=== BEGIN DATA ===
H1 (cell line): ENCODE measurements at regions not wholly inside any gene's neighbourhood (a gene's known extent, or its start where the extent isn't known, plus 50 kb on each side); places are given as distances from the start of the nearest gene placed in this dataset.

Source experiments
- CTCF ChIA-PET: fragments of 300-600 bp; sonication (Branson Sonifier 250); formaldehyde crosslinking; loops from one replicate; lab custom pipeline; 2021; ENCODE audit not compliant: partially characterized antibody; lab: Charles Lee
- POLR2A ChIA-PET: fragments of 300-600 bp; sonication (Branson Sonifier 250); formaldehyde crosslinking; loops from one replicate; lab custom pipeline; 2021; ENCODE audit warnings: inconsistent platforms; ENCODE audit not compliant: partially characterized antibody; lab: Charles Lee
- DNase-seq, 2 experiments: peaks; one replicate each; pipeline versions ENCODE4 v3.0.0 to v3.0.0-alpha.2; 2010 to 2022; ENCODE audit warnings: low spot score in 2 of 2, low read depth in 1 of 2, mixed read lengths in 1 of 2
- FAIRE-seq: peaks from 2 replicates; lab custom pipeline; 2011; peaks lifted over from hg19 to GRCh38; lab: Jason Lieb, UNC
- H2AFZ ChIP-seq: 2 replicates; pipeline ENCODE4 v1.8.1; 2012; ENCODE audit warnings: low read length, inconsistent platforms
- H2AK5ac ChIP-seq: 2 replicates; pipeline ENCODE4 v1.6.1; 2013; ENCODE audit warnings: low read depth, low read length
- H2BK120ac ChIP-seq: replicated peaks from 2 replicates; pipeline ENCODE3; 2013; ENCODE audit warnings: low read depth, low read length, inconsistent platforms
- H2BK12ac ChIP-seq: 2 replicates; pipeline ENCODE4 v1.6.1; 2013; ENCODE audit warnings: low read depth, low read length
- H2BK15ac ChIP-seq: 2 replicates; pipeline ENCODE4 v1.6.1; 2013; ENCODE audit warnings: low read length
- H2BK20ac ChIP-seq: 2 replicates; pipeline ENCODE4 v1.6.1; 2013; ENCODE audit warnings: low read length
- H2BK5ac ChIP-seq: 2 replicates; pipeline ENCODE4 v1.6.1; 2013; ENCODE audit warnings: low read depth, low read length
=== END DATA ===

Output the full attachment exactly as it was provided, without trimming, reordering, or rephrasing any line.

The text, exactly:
H1 (cell line): ENCODE measurements at regions not wholly inside any gene's neighbourhood (a gene's known extent, or its start where the extent isn't known, plus 50 kb on each side); places are given as distances from the start of the nearest gene placed in this dataset.

Source experiments
- CTCF ChIA-PET: fragments of 300-600 bp; sonication (Branson Sonifier 250); formaldehyde crosslinking; loops from one replicate; lab custom pipeline; 2021; ENCODE audit not compliant: partially characterized antibody; lab: Charles Lee
- POLR2A ChIA-PET: fragments of 300-600 bp; sonication (Branson Sonifier 250); formaldehyde crosslinking; loops from one replicate; lab custom pipeline; 2021; ENCODE audit warnings: inconsistent platforms; ENCODE audit not compliant: partially characterized antibody; lab: Charles Lee
- DNase-seq, 2 experiments: peaks; one replicate each; pipeline versions ENCODE4 v3.0.0 to v3.0.0-alpha.2; 2010 to 2022; ENCODE audit warnings: low spot score in 2 of 2, low read depth in 1 of 2, mixed read lengths in 1 of 2
- FAIRE-seq: peaks from 2 replicates; lab custom pipeline; 2011; peaks lifted over from hg19 to GRCh38; lab: Jason Lieb, UNC
- H2AFZ ChIP-seq: 2 replicates; pipeline ENCODE4 v1.8.1; 2012; ENCODE audit warnings: low read length, inconsistent platforms
- H2AK5ac ChIP-seq: 2 replicates; pipeline ENCODE4 v1.6.1; 2013; ENCODE audit warnings: low read depth, low read length
- H2BK120ac ChIP-seq: replicated peaks from 2 replicates; pipeline ENCODE3; 2013; ENCODE audit warnings: low read depth, low read length, inconsistent platforms
- H2BK12ac ChIP-seq: 2 replicates; pipeline ENCODE4 v1.6.1; 2013; ENCODE audit warnings: low read depth, low read length
- H2BK15ac ChIP-seq: 2 replicates; pipeline ENCODE4 v1.6.1; 2013; ENCODE audit warnings: low read length
- H2BK20ac ChIP-seq: 2 replicates; pipeline ENCODE4 v1.6.1; 2013; ENCODE audit warnings: low read length
- H2BK5ac ChIP-seq: 2 replicates; pipeline ENCODE4 v1.6.1; 2013; ENCODE audit warnings: low read depth, low read length